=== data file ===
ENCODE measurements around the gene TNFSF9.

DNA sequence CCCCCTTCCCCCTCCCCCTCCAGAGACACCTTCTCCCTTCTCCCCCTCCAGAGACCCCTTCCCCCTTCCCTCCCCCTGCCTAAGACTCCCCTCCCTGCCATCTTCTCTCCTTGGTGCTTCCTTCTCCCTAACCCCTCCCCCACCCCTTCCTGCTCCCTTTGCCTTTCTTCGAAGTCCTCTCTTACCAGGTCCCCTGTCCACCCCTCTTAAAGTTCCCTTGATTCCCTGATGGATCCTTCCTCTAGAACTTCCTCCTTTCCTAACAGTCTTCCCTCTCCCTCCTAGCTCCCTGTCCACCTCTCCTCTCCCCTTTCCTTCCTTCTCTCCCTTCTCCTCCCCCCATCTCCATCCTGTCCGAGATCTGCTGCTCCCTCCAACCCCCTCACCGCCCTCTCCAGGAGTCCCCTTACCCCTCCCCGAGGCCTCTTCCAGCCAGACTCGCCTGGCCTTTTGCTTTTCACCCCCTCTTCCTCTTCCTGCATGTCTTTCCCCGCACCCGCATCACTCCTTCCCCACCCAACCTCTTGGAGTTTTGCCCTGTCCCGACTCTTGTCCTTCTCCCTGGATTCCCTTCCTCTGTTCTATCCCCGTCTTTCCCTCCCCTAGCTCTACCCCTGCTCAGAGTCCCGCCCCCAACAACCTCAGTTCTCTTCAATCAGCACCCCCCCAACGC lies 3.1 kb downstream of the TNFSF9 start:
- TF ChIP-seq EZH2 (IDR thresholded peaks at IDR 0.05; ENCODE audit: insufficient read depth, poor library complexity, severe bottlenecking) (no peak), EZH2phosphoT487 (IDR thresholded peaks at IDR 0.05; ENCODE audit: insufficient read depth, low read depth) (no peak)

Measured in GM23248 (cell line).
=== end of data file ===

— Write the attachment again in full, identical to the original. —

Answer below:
ENCODE measurements around the gene TNFSF9.

DNA sequence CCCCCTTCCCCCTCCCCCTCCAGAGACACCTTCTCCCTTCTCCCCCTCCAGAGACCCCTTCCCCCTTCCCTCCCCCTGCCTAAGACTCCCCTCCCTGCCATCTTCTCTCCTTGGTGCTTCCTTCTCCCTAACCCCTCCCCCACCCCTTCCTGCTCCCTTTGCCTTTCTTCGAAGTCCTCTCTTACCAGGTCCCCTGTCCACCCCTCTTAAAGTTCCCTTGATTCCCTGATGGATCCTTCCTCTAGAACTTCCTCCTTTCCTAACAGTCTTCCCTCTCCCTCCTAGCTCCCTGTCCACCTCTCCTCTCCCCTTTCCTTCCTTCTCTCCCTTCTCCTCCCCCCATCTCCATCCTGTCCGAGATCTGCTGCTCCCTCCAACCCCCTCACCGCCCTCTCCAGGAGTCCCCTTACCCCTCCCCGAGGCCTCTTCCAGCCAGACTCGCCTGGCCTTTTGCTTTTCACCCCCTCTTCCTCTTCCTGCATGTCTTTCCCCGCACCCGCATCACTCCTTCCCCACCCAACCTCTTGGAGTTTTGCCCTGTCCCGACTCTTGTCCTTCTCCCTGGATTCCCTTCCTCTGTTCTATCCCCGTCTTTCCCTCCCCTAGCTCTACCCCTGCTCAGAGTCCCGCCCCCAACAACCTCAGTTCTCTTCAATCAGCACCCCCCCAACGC lies 3.1 kb downstream of the TNFSF9 start:
- TF ChIP-seq EZH2 (IDR thresholded peaks at IDR 0.05; ENCODE audit: insufficient read depth, poor library complexity, severe bottlenecking) (no peak), EZH2phosphoT487 (IDR thresholded peaks at IDR 0.05; ENCODE audit: insufficient read depth, low read depth) (no peak)

Measured in GM23248 (cell line).